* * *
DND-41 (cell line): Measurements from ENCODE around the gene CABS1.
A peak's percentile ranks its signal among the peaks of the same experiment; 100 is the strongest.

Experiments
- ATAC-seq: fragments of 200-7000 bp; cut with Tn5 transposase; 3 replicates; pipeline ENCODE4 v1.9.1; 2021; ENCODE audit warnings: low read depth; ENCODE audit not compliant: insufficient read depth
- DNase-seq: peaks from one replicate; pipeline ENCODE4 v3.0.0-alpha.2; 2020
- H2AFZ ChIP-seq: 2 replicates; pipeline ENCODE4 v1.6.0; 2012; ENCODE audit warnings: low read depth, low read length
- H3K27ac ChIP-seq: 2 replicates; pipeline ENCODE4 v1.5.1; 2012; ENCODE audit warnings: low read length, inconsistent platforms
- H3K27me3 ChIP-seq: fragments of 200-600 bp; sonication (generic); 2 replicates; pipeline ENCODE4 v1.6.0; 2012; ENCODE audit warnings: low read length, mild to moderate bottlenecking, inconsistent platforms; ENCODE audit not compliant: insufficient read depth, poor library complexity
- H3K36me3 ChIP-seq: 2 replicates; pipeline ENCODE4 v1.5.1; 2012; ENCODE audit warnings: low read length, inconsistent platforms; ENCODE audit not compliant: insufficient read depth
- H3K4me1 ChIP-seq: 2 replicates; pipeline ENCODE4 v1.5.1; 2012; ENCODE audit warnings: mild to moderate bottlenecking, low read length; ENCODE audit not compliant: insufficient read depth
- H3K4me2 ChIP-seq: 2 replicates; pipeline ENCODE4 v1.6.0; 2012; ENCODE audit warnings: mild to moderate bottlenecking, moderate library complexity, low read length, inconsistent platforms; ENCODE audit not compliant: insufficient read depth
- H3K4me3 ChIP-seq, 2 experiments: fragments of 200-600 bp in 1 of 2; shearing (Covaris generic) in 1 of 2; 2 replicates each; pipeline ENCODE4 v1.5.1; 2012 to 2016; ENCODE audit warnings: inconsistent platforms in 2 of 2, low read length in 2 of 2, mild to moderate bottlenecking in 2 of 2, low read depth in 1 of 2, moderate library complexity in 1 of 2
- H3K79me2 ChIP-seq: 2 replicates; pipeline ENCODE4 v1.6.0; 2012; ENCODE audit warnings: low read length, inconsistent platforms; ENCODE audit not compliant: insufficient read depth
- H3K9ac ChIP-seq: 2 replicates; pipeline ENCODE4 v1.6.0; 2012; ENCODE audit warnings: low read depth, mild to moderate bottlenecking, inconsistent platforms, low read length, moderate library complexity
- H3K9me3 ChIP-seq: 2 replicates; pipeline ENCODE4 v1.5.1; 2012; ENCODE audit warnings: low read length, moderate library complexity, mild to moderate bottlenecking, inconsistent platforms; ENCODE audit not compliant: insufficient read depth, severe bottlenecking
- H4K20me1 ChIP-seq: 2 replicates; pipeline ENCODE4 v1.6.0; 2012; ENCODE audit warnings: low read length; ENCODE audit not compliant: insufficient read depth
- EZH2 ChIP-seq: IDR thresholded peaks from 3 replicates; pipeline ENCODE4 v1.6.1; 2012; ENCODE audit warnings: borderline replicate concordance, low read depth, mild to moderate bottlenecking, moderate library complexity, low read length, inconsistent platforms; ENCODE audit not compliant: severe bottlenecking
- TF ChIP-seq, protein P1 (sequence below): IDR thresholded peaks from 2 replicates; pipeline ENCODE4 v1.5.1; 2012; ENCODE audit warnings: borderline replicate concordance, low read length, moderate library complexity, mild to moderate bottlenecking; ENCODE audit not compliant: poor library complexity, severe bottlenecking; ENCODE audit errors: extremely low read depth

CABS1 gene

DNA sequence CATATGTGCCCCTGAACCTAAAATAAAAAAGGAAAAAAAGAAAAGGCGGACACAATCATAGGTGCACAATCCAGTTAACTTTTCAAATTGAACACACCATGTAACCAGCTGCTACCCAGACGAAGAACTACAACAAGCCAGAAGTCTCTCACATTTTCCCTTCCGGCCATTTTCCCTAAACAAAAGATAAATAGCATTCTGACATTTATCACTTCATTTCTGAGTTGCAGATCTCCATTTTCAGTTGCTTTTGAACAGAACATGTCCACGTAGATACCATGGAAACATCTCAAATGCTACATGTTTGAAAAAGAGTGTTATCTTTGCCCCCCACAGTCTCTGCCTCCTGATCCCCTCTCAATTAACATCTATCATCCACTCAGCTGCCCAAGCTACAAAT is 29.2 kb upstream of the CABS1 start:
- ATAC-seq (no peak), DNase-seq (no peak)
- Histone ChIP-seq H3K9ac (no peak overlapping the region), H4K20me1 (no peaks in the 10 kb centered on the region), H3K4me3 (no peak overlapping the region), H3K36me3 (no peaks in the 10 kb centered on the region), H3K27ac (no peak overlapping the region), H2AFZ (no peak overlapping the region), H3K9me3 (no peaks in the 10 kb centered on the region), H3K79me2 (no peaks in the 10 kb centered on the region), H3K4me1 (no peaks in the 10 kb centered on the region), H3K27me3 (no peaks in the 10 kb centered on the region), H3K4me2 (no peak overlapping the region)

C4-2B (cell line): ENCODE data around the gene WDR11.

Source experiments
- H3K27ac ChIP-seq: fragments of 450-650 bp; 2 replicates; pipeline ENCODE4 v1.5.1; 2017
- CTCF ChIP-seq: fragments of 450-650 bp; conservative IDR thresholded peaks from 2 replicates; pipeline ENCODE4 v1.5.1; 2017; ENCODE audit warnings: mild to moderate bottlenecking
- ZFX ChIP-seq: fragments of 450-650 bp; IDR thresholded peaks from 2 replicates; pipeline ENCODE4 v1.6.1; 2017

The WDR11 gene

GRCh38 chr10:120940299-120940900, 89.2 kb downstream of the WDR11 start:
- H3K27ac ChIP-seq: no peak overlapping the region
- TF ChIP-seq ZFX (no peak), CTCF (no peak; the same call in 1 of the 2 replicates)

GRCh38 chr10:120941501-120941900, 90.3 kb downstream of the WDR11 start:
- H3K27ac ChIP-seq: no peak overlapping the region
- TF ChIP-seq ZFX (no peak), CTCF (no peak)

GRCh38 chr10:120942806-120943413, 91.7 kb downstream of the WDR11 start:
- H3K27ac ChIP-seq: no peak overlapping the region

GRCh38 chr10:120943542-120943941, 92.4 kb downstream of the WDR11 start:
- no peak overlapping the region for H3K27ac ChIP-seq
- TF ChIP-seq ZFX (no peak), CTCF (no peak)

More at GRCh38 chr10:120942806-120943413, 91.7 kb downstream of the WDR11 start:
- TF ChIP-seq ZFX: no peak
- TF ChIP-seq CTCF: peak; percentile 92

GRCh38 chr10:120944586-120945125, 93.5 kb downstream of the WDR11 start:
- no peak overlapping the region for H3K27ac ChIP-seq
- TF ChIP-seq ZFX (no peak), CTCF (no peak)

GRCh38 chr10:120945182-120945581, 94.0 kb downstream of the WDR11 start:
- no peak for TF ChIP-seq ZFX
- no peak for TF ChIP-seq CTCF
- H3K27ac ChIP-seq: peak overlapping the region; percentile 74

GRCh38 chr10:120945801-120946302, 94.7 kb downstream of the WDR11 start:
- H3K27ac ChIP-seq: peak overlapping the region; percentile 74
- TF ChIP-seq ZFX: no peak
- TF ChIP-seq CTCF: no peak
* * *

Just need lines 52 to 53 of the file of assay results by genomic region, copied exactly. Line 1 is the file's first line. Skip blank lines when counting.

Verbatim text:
- TF ChIP-seq ZFX: no peak
- TF ChIP-seq CTCF: no peak